Becoming a truck driver starts with deciding on the type of vehicle and freight you’re most interested in. Narrow your options by looking at the three classes of commercial driver’s license types (CDLs): Class A, Class B, and Class C CDL. In this article, we’ll focus on the Class A CDL, which gives you the most options when it comes to looking for jobs.
What is the difference between a Class A and Class B driver’s license?
Choosing a license is the first step and each type of commercial driver’s license authorizes you to drive a different combination of vehicles. Of the three commercial driver’s licenses, the Class A CDL authorizes you to operate the widest variety of commercial motor vehicles and qualifies you for the most types of trucking jobs.
The Class A CDL includes most Class B and Class C vehicles and all three types of CDL can have endorsements, which allow for additional work options like driving a school bus or larger passenger vehicles or hauling hazardous materials (hazmat).
The technical differences between the Class A and Class B CDL come down to the gross vehicle weight rating (GVWR), freight weight, combination of vehicles, and types of products and materials the truck can haul.
The Class B license is valid for driving smaller vehicles than semi-trucks, including straight trucks and tourist buses. When combined with the right endorsements, it includes Class C vehicles, such as recreational vehicles.
How do you get a Class A CDL?
First, you must be at least 18 years of age for intrastate driving and 21 years of age for interstate driving. Then choose an FMCSA-approved driver training course that fits your life and teaches everything you’ll need to know to drive safely. Training will include getting a commercial learner’s permit (CLP) to legally drive a commercial vehicle on public roads with the supervision of an authorized CDL holder.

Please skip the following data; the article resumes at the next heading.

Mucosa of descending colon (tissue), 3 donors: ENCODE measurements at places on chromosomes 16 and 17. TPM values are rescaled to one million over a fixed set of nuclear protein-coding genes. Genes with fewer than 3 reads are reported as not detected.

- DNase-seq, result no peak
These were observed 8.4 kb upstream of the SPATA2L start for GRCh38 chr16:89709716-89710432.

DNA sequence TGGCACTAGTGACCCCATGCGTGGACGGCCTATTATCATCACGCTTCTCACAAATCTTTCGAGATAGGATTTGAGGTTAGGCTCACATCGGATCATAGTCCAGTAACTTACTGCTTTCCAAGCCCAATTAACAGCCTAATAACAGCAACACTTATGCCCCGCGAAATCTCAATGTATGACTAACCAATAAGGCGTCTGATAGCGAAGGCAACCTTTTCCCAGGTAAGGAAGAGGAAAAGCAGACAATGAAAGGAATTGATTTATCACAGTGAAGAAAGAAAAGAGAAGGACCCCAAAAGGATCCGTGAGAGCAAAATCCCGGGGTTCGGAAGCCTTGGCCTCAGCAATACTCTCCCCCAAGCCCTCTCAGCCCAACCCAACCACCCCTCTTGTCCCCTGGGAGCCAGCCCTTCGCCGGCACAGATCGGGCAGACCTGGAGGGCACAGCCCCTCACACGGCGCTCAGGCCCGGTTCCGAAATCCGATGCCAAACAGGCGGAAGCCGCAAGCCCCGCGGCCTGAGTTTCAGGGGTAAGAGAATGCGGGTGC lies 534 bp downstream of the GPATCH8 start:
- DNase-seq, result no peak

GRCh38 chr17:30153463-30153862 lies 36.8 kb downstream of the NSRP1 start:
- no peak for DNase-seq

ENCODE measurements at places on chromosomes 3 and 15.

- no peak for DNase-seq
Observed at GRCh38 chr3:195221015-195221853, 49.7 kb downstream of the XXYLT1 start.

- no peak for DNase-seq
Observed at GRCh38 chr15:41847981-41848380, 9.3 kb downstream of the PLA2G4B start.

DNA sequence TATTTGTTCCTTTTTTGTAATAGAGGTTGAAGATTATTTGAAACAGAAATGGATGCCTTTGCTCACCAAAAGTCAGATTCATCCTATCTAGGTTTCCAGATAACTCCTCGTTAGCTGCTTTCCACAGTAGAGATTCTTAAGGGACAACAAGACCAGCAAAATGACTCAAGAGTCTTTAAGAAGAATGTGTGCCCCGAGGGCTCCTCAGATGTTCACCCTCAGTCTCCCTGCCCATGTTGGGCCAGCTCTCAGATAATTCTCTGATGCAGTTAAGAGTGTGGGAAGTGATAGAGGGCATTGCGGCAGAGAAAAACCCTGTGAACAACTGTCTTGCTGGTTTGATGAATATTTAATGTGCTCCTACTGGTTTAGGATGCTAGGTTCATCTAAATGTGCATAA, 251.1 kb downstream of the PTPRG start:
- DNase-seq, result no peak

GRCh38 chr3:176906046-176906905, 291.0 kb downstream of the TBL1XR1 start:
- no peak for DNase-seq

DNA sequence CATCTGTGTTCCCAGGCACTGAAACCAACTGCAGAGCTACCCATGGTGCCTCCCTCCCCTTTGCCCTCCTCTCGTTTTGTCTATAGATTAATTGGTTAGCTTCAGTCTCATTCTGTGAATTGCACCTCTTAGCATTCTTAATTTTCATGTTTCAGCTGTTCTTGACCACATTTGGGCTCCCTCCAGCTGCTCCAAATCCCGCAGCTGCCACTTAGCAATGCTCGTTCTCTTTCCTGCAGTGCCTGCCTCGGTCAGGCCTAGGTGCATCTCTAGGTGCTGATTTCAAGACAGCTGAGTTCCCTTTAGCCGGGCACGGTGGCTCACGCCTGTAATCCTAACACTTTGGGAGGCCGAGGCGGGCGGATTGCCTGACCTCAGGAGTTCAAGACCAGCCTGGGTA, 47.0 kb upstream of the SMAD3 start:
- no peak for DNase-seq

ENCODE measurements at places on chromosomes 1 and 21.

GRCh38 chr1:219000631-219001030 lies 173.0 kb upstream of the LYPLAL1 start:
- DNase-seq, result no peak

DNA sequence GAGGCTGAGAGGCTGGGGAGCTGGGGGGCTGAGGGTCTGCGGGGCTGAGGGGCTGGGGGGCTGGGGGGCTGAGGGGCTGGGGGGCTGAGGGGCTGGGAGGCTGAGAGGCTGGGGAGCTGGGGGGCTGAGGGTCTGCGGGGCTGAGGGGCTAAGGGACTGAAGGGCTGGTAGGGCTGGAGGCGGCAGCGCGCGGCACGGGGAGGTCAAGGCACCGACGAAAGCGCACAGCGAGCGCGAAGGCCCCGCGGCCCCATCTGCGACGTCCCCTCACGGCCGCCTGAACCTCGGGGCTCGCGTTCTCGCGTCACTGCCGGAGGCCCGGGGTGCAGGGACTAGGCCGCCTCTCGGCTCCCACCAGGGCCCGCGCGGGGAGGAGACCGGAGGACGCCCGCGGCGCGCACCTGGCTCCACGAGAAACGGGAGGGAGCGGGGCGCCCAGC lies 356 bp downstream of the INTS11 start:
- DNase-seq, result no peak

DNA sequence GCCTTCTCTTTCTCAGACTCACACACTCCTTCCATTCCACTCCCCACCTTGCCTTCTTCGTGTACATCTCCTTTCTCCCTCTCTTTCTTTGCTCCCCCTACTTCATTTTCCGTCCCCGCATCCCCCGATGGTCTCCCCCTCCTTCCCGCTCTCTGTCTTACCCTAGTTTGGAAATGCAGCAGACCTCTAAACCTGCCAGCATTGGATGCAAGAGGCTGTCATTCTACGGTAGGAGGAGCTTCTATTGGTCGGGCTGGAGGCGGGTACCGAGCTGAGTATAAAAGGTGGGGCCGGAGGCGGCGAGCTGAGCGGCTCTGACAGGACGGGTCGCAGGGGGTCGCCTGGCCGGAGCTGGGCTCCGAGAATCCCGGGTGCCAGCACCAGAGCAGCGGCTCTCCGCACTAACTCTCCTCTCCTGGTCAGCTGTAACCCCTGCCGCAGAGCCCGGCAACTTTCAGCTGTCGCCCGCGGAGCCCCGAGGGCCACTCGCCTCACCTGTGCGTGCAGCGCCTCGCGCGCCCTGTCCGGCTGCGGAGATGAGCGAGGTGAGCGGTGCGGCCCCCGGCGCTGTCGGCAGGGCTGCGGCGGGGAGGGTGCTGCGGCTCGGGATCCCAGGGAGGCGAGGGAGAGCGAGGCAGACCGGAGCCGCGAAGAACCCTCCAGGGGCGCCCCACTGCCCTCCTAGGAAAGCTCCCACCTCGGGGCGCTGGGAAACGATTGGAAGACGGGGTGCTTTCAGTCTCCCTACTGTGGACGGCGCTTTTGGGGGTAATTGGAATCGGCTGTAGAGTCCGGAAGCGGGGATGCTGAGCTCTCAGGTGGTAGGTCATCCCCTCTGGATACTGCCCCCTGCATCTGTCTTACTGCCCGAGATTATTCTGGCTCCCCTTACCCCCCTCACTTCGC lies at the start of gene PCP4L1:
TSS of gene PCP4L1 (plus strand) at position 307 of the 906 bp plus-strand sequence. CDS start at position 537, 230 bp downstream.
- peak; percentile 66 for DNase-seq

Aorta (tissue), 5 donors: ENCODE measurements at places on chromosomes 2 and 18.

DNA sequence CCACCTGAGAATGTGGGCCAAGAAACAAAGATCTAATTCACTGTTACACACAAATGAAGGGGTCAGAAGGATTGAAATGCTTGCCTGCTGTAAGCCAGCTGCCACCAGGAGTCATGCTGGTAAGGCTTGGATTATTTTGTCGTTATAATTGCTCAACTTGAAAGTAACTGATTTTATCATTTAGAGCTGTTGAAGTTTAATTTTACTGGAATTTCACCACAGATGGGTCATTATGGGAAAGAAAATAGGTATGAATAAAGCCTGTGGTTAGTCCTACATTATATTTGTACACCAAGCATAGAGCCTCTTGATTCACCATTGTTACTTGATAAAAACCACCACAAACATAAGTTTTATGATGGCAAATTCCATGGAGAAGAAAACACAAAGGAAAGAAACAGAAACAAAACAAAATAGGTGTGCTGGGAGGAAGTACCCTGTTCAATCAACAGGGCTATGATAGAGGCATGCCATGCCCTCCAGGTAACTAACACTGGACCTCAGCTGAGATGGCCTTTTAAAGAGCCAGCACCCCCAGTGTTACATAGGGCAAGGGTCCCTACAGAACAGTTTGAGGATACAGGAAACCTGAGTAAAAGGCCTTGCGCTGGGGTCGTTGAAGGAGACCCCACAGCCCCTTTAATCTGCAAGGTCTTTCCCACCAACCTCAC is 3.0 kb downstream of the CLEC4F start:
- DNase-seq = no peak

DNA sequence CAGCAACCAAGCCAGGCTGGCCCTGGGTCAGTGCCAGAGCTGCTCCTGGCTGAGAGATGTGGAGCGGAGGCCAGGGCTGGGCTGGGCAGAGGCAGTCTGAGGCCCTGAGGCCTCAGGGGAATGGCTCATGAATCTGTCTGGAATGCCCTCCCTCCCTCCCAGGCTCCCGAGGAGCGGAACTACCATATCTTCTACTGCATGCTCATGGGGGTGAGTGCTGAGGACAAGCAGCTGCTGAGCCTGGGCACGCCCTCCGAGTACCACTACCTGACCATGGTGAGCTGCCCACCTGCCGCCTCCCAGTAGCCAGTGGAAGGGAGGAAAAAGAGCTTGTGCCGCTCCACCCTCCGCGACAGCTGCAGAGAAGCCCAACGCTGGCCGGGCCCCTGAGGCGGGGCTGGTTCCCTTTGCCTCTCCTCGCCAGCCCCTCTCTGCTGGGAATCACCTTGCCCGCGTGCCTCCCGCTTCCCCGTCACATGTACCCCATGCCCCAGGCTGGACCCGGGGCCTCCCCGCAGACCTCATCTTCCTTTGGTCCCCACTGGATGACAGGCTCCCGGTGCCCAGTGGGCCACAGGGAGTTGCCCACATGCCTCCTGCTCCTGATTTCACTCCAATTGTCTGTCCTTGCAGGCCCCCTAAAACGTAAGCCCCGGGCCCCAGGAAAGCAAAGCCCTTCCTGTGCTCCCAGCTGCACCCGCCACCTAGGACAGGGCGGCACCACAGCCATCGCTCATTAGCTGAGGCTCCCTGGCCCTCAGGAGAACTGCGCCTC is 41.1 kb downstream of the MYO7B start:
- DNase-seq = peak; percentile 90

Next, go to the department of motor vehicles (DMV), just like getting a non-commercial drivers license. There, you’ll need to pass the following:
- Written test, after which you’ll receive your CLP and practice during the 14-day skills test waiting period
- CDL skills test (a.k.a. driving test or road test)
- Vision test
- Medical examination
- Pre-trip inspection
- Proof of FMCSA-approved training completion
- Proof of your residency in the state and the U.S.
- Proof of identity
- Completed Medical Examination Report Form and Medical Examiner’s Certificate Form
- Your application and payment (or a 10-Year Driver’s History Record Check)
What can you drive with a Class A license?
A Class A CDL allows you to drive a single vehicle with a GVWR of 26,001 pounds or more with a towed vehicle with a GVWR of no more than 10,000 pounds, such as:
- Tractor-trailer (a.k.a. Semi, Big Rig), including double or triple trailer combinations
- Flatbed and tanker vehicles
- Class B and Class C vehicles with the right endorsements